Pinot Noir is a relatively new grape (late 60’s) for Chile. Cool climate conditions permit this sensitive grape to blossom in a few regions, specifically Casablanca as mentioned earlier, plus San Antonio/Leyda, Malleco, Curico, Colchagua, Limari and Bio Bio.

Winemakers consider Pinot Noir a rather difficult grape. It is thick-skinned and has a history of rot, decay and disease.

Only cool climates aid its growth-think Oregon, Washington and France (Burgundy). Many of these regions, have both success and failure with the grape. Not always, do you say that I had a memorable Pinot Noir today. Most often then not, there are palate failures. Chile has an edge-the Pinot’s that I have sampled seem lighter in body and have a higher acidic character-two factors that should lead to success.

I’m far from an expert on Chilean Pinot’s, but, these are my observations. With the recent introduction of French clones, as time moves forward and the vines age, Pinot Noir will eventually have major success in Chile. The cool climate paired with granite, slate and clay will enhance the grapes enough that the Chilean style will be achieved as time moves onward.

The wines that were poured were generally fruit-driven, somewhat complex and had soft tannins versus rough edges. At the moment, the style is being developed, but, as the presenters emphasized that they were only in the beginning stages of Pinot Noir experimentation.

Future goals should be to incorporate freshness and savory notes to highlight the grapes diversity. Felipe Tasso and Rodrigo Soto are on that mission, as well as Kingston Family Wines.

The presenters shared their wines with us in a comparative tasting.

Vina Ventisquero (Felipe Tasso winemaker)
2015 Tara Pinot Noir ($40) 13.3% alcohol, 100% Pinot Noir
Aged for 24 months in 5-7 year old barrels
Earthy, mineral, low acidity, drinkable lighter style

2015 Heru Pinot Noir ($40) 13.5% alcohol, 100% Pinot Noir
Aged for 14 months in French oak, 25% new, 35% second use and 40% third use.
Spice, red fruit, oak, soft with a medium body, well balanced with a Burgundian style
Ritual (Rodrigo Soto)
2016 Monster Block ($49) 13.5% alcohol, 100% Pinot Noir
Aged 14 months in French oak, 30% new
Full-body, tight, chewy tannins, wonderful aromatics of dark berries with a hint of black licorice

2015 Ritual Pinot Noir ($19)  14% alcohol, 100% Pinot Noir
Malolactic fermentation and 11 months in French oak, 30% new.
Medium-body, bright fruit, balanced and ready to drink
Kingston Family Wines (Tim Kingston-partner)
2016 Alazan Pinot Noir ($38) 12.5% alcohol,100% Pinot Noir
Aged 8 months in French oak, concrete egg vat.
Medium-body, ripe tannins, long finish, oily finesse

2016 Tobiano Pinot Noir ($24) 12.5% alcohol, 100% Pinot Noir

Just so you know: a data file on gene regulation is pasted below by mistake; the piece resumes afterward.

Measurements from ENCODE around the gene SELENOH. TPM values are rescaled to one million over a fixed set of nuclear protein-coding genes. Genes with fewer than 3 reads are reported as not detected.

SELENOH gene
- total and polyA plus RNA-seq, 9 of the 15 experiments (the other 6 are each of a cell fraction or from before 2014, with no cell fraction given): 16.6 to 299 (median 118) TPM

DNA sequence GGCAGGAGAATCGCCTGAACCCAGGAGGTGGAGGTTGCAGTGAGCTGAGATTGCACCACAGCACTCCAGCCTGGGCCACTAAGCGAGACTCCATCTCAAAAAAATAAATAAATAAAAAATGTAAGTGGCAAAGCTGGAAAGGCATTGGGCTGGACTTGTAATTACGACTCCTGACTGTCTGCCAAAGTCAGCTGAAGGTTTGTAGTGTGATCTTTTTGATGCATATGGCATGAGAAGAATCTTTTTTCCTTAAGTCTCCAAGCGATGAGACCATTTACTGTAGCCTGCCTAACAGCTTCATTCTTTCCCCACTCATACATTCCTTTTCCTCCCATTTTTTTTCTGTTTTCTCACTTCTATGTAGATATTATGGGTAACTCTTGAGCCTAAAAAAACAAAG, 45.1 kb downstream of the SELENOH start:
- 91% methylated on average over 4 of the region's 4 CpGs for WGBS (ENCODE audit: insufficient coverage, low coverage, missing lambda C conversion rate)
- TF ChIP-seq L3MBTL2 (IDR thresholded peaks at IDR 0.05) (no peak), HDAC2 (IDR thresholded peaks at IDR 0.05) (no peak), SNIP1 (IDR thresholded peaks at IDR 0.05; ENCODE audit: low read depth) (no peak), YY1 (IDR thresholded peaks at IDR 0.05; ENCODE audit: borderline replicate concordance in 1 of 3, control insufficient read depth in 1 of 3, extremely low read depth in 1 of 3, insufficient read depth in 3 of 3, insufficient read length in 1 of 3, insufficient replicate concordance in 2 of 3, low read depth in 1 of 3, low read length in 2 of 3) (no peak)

Age3d 8 months in French oak.
Fruity,yet, earthy, minerality plus spice.

The six wines, each with its own message, did ring in the words, Pinot Noir, to my palate. It wasn’t even a stretch-the basic characteristics were in place.

The seed was planted.

And is growing quite quickly in Chile.
World, beware!

Philip S. Kampe

Sunday, October 1, 2017

Alves de Sousa-Generation After Generation of Great Portuguese Wines by Philip S. Kampe

                      Alves de Sousa, Generation After Generation of Great Portuguese Wines

 Tiago Alves de Sousa

Family winegrowing and winemaking traditions began with the grandfather of Domingos Alves de Sousa, known to many as Portugal’s finest winemaker. The family’s journey is now led by the son of Domingos, Tiago, who preaches to understand his families wines, only grapes from the estate can be used because of the diversity of the terroir and the plethora of grape varieties grown on the estate.

Alves de Sousa has been recognized and awarded special distinctions and has been honored and revered by fellow Portuguese wine producers.

Visiting the hillside compound of Alves de Sousa, in the Baixo Corgo region,  made one feel like they were in outer space. The black building emerges silently as part of the landscape.

Created by architect Belem Lima, the visitors center and winemaking facility, Quinta da Gaivosa, gives way to the future. Built as both a production center and visitor’s center, the dual purpose buildings function is to transform the harvest into wine, bottle and age the wine, then show the finished product to the world, partly through the tasting room in the visitors center.

This compact operation is headed by Tiago Alva de Sousa, who has windows in every area, so, he could keep an eye on every part of the operation. He was quick to say that if any problems arise, he would be the first to respond. The window from the laboratory has views of the vineyards as well as the stainless steel vats and wooden casks below the vantage point. The building was designed and built into the earth to ensure consistent temperatures while aging the wine. Another reason that the wines age at the correct temperature is that the black brick is lined with mineral wool insulation that passively controls the temperature inside the complex.

Sampling the wines that began five generations ago was a privilege that Tiago gave our small group. He opened bottle after bottle, emphasizing that all of the grapes were grown on their estate and the wines were made, stored and bottled by them. The results made me rethink why I hadn’t run across these masterpieces more often in my travels.

                                                                 View from the Labratory
                                                                            Tasting Room

Tiago said that ‘harmony’ and the focus on ‘little details’ are what sets Alves de Sousa apart from others.

For me, it is difficult to have a favorite wine from this vineyard. Sure, I ‘felt the schist’ in the 2013 Abandonado and swore that it was the best Portuguese ‘red wine I have ever tasted.’ And the 2013 Quinta da Camosa impressed my palate with its 80 year old vines and over 20 grape varieties in the red blend.

As far as whites, the 2012 Berco, a wine made by Tiago as a homage to his father, Domingos, was a show stopper.

The diversity and high quality of this operation shined magnificently with Quinta da Camosa, 20 year old Tawny Port.

If you have the opportunity to purchase any wine produced by this outstanding producer, take it, as the quality and consistency is unmatched, generation after generation.

Philip S. Kampe

How Hungarian Cabernet Franc Changed My Life by Philip S. Kampe